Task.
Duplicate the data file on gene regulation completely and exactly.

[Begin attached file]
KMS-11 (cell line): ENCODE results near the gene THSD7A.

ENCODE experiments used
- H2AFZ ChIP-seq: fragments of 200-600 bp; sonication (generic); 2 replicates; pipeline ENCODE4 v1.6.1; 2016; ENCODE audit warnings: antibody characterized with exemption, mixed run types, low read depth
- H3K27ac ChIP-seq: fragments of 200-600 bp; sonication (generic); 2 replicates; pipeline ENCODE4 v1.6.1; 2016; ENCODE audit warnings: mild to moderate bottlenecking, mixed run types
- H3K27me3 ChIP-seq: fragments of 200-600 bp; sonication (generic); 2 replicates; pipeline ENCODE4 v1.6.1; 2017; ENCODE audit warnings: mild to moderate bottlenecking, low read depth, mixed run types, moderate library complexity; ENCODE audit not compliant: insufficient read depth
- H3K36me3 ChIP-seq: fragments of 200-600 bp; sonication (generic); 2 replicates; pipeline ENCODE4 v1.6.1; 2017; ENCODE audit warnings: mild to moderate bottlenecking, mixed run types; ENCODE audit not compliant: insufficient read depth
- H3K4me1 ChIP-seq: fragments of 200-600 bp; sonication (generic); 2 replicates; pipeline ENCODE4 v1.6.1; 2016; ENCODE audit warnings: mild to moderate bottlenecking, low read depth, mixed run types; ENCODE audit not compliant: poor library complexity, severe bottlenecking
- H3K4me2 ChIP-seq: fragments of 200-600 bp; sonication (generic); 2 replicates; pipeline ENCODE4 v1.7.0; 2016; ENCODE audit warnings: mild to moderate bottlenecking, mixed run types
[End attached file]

KMS-11 (cell line): ENCODE results near the gene THSD7A.

ENCODE experiments used
- H2AFZ ChIP-seq: fragments of 200-600 bp; sonication (generic); 2 replicates; pipeline ENCODE4 v1.6.1; 2016; ENCODE audit warnings: antibody characterized with exemption, mixed run types, low read depth
- H3K27ac ChIP-seq: fragments of 200-600 bp; sonication (generic); 2 replicates; pipeline ENCODE4 v1.6.1; 2016; ENCODE audit warnings: mild to moderate bottlenecking, mixed run types
- H3K27me3 ChIP-seq: fragments of 200-600 bp; sonication (generic); 2 replicates; pipeline ENCODE4 v1.6.1; 2017; ENCODE audit warnings: mild to moderate bottlenecking, low read depth, mixed run types, moderate library complexity; ENCODE audit not compliant: insufficient read depth
- H3K36me3 ChIP-seq: fragments of 200-600 bp; sonication (generic); 2 replicates; pipeline ENCODE4 v1.6.1; 2017; ENCODE audit warnings: mild to moderate bottlenecking, mixed run types; ENCODE audit not compliant: insufficient read depth
- H3K4me1 ChIP-seq: fragments of 200-600 bp; sonication (generic); 2 replicates; pipeline ENCODE4 v1.6.1; 2016; ENCODE audit warnings: mild to moderate bottlenecking, low read depth, mixed run types; ENCODE audit not compliant: poor library complexity, severe bottlenecking
- H3K4me2 ChIP-seq: fragments of 200-600 bp; sonication (generic); 2 replicates; pipeline ENCODE4 v1.7.0; 2016; ENCODE audit warnings: mild to moderate bottlenecking, mixed run types